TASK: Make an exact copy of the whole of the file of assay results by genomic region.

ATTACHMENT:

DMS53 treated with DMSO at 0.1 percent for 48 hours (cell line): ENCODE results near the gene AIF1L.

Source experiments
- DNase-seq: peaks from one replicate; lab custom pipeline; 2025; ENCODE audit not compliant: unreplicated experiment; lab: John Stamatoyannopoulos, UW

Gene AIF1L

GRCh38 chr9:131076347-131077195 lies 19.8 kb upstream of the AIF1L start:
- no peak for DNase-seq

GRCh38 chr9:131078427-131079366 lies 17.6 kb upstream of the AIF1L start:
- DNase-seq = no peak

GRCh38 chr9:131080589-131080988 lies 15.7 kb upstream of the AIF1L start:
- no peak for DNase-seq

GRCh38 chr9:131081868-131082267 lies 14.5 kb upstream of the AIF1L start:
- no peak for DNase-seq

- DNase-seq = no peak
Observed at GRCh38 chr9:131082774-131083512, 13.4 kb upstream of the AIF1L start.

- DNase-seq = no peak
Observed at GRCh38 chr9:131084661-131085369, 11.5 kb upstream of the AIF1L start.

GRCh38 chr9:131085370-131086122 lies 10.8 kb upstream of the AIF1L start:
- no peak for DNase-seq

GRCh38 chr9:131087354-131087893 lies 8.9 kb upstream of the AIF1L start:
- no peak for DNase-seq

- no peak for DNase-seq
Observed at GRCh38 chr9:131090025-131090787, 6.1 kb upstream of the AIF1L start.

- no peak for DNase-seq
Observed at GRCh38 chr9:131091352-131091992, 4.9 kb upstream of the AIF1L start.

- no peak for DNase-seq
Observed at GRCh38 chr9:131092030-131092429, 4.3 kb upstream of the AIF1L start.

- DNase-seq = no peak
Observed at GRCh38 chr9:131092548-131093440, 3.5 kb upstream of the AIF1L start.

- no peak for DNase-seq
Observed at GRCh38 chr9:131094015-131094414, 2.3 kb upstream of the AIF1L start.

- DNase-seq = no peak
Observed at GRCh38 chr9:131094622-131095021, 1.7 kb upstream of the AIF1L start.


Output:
DMS53 treated with DMSO at 0.1 percent for 48 hours (cell line): ENCODE results near the gene AIF1L.

Source experiments
- DNase-seq: peaks from one replicate; lab custom pipeline; 2025; ENCODE audit not compliant: unreplicated experiment; lab: John Stamatoyannopoulos, UW

Gene AIF1L

GRCh38 chr9:131076347-131077195 lies 19.8 kb upstream of the AIF1L start:
- no peak for DNase-seq

GRCh38 chr9:131078427-131079366 lies 17.6 kb upstream of the AIF1L start:
- DNase-seq = no peak

GRCh38 chr9:131080589-131080988 lies 15.7 kb upstream of the AIF1L start:
- no peak for DNase-seq

GRCh38 chr9:131081868-131082267 lies 14.5 kb upstream of the AIF1L start:
- no peak for DNase-seq

- DNase-seq = no peak
Observed at GRCh38 chr9:131082774-131083512, 13.4 kb upstream of the AIF1L start.

- DNase-seq = no peak
Observed at GRCh38 chr9:131084661-131085369, 11.5 kb upstream of the AIF1L start.

GRCh38 chr9:131085370-131086122 lies 10.8 kb upstream of the AIF1L start:
- no peak for DNase-seq

GRCh38 chr9:131087354-131087893 lies 8.9 kb upstream of the AIF1L start:
- no peak for DNase-seq

- no peak for DNase-seq
Observed at GRCh38 chr9:131090025-131090787, 6.1 kb upstream of the AIF1L start.

- no peak for DNase-seq
Observed at GRCh38 chr9:131091352-131091992, 4.9 kb upstream of the AIF1L start.

- no peak for DNase-seq
Observed at GRCh38 chr9:131092030-131092429, 4.3 kb upstream of the AIF1L start.

- DNase-seq = no peak
Observed at GRCh38 chr9:131092548-131093440, 3.5 kb upstream of the AIF1L start.

- no peak for DNase-seq
Observed at GRCh38 chr9:131094015-131094414, 2.3 kb upstream of the AIF1L start.

- DNase-seq = no peak
Observed at GRCh38 chr9:131094622-131095021, 1.7 kb upstream of the AIF1L start.